Lupus is a multi-organ autoimmune disease of unknown cause. We do not know why people get lupus. We speculate that many people may have a predisposition to develop lupus and when exposed to an environmental trigger, such as an infection, smoking or sun exposure, the disease ensues. Lupus tends to be a long-term disease. Without treatment, lupus is a life-threatening condition. However with current therapies, patients with lupus can have the disease controlled and continue living productive lives.
Lupus can affect basically any organ. Joint swelling, characteristic rash, mouth or nasal ulcers, renal damage, fluid around heart or lungs, persistently low blood counts, pronounced inflammation on laboratory studies, brain dysfunction are some symptoms of lupus.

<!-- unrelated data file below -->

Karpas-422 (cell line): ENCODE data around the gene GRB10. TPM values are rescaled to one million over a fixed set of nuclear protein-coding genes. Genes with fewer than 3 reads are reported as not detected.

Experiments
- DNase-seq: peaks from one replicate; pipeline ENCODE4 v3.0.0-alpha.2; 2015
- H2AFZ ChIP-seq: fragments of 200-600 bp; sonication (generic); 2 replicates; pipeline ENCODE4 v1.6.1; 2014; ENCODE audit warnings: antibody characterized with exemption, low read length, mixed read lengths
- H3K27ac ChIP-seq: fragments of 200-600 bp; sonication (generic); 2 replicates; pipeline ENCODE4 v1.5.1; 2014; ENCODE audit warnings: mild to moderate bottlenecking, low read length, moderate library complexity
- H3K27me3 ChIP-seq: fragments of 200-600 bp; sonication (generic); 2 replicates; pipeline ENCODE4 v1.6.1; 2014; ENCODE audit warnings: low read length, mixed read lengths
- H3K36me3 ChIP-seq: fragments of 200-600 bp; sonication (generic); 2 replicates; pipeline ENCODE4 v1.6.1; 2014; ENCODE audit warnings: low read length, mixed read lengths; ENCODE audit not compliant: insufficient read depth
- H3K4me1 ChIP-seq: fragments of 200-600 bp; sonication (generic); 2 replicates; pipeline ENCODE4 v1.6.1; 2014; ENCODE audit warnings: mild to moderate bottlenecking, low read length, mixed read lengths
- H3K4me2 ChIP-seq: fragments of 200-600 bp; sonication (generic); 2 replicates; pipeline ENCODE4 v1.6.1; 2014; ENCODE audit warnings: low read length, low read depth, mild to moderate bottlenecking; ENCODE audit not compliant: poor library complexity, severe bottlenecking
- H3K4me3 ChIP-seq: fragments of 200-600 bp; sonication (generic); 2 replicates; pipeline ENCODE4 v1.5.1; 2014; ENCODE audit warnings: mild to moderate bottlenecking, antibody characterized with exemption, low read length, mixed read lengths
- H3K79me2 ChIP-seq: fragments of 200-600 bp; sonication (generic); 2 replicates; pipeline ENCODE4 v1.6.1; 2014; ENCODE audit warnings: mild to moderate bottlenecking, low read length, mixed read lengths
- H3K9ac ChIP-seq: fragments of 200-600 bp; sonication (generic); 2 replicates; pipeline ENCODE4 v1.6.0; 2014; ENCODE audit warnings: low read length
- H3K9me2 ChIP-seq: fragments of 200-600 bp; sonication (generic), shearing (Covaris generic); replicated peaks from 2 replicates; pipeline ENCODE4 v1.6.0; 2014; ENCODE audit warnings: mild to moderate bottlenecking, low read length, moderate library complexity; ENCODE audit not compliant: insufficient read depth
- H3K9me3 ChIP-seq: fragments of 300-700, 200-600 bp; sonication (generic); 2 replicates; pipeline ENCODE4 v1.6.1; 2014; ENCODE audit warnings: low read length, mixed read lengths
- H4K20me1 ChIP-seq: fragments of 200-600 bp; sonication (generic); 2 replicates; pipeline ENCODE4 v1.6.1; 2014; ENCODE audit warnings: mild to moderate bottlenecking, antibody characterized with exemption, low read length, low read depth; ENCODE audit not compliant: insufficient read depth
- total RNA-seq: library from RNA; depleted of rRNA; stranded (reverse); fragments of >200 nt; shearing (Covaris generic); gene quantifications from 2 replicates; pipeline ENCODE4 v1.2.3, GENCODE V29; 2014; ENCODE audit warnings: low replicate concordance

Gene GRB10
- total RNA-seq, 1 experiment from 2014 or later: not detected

There is no single test for lupus. No single test is sufficient nor specific to diagnose lupus. Lupus is diagnosed with a combination of clinical and laboratory features.
UC Davis Health provides comprehensive care for children with lupus. Lupus is usually treated with medications that modify the immune system and other adjuvant medications. Steroids, hydroxychloroquine, mycophenolate mofetil, methotrexate, rituximab, leflunomide, belimumab, cyclophosphamide and azathioprine are some medications used for its treatment. Supplementation with calcium, vitamin D and antibiotics may also be used. Wearing sunblock (SPF between 30 and 50), hats and long sleeves (sleeves can be thin) are also recommended. Tobacco exposure should be avoided.